Author: A/Prof Amanda Oakley, Dermatologist, Hamilton, New Zealand, February 2016.
Excessive hair comprises two entities:
Hirsutism is a male pattern of secondary or post-pubertal hair growth occurring in women. It arises in the moustache and beard areas at puberty when hair also appears in non-hirsute women in the underarm and pubic areas. Hirsute women may also develop thicker, longer hair than is usual on their limbs and trunk.
Hirsutism is also known as hirsutes.
Hypertrichosis is non-hirsute excessive hair growth over and above the normal for the age, sex and race of a male or female. It can refer to unpigmented vellus hair or darker, longer, terminal hair, and can be generalised or localised.
Which women are considered hirsute varies according to culture and ethnicity, as the normal range of secondary hair growth varies with race. It should also be noted that women spend a great deal of time and energy removing unwanted hair, resulting in an unnaturally hair-free norm in today’s society.
Hyperandrogenism is often associated with polycystic ovaries, insulin resistance and obesity. Rare causes include:
Normal hair growth is genetically determined and highly variable. Hypertrichosis may be a subjective complaint of healthy individuals. Pathological hypertrichosis can be congenital or acquired.
Generalised acquired hypertrichosis may be associated with:
Localised acquired hypertrichosis may be associated with:
Different genes expressed in individual hair follicles vary in their response to androgens.
Hypertrichosis is due to non-hormonal alteration in hair growth driven by genes and cytokines. Precise causes in an individual are often unknown.
Hirsutism is usually first noted in late teenage years and tends to gradually get more severe as the woman gets older. Hypertrichosis can be present at birth or appear at any time later on. Affected areas vary.
Hirsutism is usually isolated. It can involve a single site or multiple sites.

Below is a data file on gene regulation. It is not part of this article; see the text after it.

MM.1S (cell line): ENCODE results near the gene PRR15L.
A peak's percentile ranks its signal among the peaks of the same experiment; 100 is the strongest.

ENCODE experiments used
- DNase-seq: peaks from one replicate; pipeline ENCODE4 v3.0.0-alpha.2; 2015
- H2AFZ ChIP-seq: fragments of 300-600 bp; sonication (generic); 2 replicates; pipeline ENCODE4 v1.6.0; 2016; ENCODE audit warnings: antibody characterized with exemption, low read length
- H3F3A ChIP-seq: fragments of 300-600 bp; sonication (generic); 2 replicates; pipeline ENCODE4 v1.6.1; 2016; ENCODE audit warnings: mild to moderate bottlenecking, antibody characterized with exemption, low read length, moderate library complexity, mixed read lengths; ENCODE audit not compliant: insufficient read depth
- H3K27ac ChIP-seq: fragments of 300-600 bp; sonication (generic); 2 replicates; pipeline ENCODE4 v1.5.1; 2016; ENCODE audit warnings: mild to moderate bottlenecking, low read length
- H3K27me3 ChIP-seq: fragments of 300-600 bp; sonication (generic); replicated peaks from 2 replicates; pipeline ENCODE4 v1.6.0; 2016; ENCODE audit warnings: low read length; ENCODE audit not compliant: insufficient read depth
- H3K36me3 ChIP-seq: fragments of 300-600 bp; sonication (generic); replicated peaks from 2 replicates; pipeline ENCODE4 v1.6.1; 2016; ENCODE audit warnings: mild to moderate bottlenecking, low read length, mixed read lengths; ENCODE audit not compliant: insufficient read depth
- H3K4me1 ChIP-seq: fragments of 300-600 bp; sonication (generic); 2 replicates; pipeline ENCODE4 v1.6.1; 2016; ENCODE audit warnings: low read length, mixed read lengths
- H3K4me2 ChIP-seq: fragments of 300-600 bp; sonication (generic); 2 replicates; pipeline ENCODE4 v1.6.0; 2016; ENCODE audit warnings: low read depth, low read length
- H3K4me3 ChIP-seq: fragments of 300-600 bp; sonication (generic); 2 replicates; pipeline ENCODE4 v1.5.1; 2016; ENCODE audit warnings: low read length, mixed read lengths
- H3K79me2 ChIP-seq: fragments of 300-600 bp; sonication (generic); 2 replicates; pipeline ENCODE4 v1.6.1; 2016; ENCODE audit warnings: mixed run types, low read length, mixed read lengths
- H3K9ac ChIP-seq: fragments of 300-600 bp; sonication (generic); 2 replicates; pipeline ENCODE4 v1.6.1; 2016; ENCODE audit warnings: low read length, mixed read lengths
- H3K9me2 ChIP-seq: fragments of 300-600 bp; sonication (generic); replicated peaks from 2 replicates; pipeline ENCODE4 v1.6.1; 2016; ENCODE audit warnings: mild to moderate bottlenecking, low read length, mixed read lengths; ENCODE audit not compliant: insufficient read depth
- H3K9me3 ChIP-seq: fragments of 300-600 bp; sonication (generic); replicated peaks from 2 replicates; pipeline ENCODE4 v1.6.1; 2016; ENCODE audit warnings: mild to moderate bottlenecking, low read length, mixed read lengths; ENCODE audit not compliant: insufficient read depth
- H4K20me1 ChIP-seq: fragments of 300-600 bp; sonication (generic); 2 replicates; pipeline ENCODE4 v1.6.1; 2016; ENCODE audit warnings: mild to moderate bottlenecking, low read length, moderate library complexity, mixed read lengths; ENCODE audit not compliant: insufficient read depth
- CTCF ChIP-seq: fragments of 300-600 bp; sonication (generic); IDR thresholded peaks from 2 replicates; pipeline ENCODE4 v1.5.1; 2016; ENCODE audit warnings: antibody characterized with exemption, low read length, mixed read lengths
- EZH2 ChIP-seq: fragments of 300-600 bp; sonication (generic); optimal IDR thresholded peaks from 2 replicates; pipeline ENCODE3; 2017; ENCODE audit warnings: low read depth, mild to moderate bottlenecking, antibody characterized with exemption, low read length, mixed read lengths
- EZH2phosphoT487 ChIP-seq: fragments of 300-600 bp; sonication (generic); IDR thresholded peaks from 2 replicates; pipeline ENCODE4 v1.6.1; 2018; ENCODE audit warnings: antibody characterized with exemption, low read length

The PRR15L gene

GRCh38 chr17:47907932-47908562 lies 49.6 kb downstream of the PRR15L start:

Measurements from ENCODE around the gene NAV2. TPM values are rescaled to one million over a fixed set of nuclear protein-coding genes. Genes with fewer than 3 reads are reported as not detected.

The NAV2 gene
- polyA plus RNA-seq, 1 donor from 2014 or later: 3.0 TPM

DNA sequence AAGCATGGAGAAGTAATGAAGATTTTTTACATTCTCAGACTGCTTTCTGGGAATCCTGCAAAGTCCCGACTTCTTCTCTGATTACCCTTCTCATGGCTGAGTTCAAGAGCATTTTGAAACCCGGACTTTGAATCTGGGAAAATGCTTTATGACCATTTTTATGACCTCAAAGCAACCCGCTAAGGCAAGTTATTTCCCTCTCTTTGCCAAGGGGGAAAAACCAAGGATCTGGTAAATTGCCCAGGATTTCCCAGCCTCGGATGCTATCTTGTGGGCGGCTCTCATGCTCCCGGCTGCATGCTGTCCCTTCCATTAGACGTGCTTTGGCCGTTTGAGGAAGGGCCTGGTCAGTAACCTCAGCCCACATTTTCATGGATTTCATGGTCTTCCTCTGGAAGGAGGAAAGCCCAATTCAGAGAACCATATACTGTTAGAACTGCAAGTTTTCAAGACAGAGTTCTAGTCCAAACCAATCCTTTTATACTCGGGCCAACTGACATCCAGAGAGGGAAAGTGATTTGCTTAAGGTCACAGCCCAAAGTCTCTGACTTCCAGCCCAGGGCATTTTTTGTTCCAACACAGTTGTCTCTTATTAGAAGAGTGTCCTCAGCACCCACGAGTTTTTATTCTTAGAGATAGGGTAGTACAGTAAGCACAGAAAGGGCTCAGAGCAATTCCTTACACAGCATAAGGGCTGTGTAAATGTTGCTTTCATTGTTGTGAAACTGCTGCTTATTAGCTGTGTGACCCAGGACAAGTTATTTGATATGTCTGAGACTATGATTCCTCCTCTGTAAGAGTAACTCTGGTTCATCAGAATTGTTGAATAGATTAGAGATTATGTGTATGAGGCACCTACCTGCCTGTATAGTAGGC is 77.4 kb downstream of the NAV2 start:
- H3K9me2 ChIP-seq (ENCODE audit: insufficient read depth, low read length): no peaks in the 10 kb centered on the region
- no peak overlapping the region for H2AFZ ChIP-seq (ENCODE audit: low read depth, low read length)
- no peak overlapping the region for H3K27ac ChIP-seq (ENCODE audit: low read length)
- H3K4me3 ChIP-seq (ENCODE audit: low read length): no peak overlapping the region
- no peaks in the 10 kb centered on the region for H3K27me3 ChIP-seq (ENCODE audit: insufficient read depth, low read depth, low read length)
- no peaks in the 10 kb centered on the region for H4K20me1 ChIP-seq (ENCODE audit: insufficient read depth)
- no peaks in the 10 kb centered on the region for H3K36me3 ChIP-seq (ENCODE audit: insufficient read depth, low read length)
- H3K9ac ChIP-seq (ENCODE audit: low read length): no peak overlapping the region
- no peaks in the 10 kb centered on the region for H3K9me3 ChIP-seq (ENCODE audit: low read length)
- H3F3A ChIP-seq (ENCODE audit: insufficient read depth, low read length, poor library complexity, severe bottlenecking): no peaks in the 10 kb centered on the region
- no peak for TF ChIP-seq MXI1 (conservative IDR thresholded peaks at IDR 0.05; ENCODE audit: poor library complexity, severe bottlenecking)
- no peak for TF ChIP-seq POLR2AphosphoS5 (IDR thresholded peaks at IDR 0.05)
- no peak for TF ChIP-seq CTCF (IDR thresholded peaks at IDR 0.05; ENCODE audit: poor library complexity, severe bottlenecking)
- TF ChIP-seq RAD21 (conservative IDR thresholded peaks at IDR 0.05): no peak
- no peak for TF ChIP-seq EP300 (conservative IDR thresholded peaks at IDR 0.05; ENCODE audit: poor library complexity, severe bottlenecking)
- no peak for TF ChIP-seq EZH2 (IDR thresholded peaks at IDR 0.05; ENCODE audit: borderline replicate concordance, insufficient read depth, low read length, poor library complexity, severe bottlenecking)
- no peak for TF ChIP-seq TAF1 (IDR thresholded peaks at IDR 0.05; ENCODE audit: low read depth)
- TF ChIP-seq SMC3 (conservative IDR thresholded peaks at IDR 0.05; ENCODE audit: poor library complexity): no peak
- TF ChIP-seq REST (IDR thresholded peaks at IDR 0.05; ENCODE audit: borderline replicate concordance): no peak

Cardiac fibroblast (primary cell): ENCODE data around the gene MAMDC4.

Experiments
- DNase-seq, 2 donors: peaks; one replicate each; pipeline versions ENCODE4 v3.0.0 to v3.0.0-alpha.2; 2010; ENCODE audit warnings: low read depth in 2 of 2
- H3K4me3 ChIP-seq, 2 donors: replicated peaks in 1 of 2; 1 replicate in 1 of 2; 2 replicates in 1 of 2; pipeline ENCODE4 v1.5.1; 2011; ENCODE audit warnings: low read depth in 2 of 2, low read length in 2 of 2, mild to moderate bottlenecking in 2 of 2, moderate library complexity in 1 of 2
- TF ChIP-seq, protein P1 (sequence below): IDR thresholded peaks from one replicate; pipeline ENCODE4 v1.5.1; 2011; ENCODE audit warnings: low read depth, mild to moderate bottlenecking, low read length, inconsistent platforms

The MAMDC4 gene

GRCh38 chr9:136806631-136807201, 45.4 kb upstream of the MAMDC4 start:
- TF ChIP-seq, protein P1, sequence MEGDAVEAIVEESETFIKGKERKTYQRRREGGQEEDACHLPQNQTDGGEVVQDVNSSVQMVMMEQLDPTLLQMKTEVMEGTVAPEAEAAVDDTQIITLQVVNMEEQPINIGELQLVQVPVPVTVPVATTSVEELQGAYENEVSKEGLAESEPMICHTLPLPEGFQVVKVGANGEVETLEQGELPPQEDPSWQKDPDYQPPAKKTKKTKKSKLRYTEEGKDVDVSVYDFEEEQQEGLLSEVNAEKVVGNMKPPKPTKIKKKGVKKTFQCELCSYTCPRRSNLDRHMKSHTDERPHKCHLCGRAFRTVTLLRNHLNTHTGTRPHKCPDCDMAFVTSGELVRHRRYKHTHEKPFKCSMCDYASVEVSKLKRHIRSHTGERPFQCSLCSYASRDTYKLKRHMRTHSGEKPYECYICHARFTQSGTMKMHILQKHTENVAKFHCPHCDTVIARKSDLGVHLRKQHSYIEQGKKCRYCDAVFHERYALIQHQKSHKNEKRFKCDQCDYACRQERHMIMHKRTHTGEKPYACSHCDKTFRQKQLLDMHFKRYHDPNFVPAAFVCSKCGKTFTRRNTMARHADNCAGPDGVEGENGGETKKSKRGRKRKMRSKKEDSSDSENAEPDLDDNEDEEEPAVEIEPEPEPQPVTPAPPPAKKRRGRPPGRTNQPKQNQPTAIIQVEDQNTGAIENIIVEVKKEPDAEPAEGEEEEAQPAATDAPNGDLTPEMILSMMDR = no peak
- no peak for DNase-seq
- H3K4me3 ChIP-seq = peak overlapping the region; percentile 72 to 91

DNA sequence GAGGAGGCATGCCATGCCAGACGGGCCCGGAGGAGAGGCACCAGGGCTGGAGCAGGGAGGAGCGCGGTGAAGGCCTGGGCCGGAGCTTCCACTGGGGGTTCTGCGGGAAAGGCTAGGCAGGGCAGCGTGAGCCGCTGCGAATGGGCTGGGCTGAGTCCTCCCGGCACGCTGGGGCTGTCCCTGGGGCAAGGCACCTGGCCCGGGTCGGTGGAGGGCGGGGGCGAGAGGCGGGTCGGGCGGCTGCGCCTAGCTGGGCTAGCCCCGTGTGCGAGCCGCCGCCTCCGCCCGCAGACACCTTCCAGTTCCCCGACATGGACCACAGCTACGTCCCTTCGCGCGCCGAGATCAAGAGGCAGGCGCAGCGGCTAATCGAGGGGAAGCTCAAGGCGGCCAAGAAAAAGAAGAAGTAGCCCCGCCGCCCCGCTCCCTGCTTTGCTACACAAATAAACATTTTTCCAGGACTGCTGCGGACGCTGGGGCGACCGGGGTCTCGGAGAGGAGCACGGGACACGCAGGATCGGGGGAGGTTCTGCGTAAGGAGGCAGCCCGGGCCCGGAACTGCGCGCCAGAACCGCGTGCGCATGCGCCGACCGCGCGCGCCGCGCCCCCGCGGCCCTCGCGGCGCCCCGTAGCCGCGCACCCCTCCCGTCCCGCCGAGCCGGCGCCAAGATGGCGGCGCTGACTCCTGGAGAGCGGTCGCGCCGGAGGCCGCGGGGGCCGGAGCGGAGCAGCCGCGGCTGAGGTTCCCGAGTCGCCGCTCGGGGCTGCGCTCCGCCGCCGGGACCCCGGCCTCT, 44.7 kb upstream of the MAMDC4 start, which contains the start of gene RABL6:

Severity of hirsutism is assessed using a modified version of the Ferriman-Gallwey visual scale, which assesses 9 areas of the body. The score varies from 0 (no hair) to 4 (extensive hair growth) in each area.
General examination may reveal clues as to the cause of hirsutism.
People affected by excessive hair may suffer from great embarrassment with consequent psychosocial effects. They may go to considerable lengths and expense to remove the hair.
Other complications can arise from underlying disease, if any.
Hirsutism and hypertrichosis are diagnosed clinically. Investigations are not usually necessary, unless there sm has a Ferriman-Gallwey score of >15, when blood tests are done to evaluate male hormone levels and underlying diseases.
Free androgen index is total testosterone concentration divided by sex hormone binding globulin concentration and multiplied by 100. If elevated, check:
If early onset of hirsutism, premature adrenarche, and/or family history of congenital adrenal hyperplasia:
If Cushingoid features:
If menstrual disorder:
A pelvic examination and abodominal / transvaginal ultrasound examination of the ovaries may be performed, as polycystic ovaries are a common cause of hirsutism.
Diagnostic features for polycystic ovary syndrome are:
If skin fragility and blisters in sun exposed sites:
Image the lower spine to evaluate the significance of a faun tail.
Bleaching makes the excessive hair less obvious.
Hair removal needs to be repeated regularly as hair continues to grow back. Methods include:
Hair removal creams containing eflornithine are available on prescription in some countries.
Some women with hirsutism may be treated with antiandrogens with variable response. This option is not effective in hypertrichosis. Drugs to consider include:
How can hirsutism and hypertrichosis be prevented?
It is not yet possible to prevent genetically predetermined excessive hair growth. Insulin resistance associated with obesity can be reduced by weight loss and dietary control.
Prognosis depends on the cause. The most common types of excessive hair growth persist life-long. Hirsutism has a tendency to be more pronounced with age.
© 2019 DermNet New Zealand Trust.
DermNet NZ does not provide an online consultation service. If you have any concerns with your skin or its treatment, see a dermatologist for advice.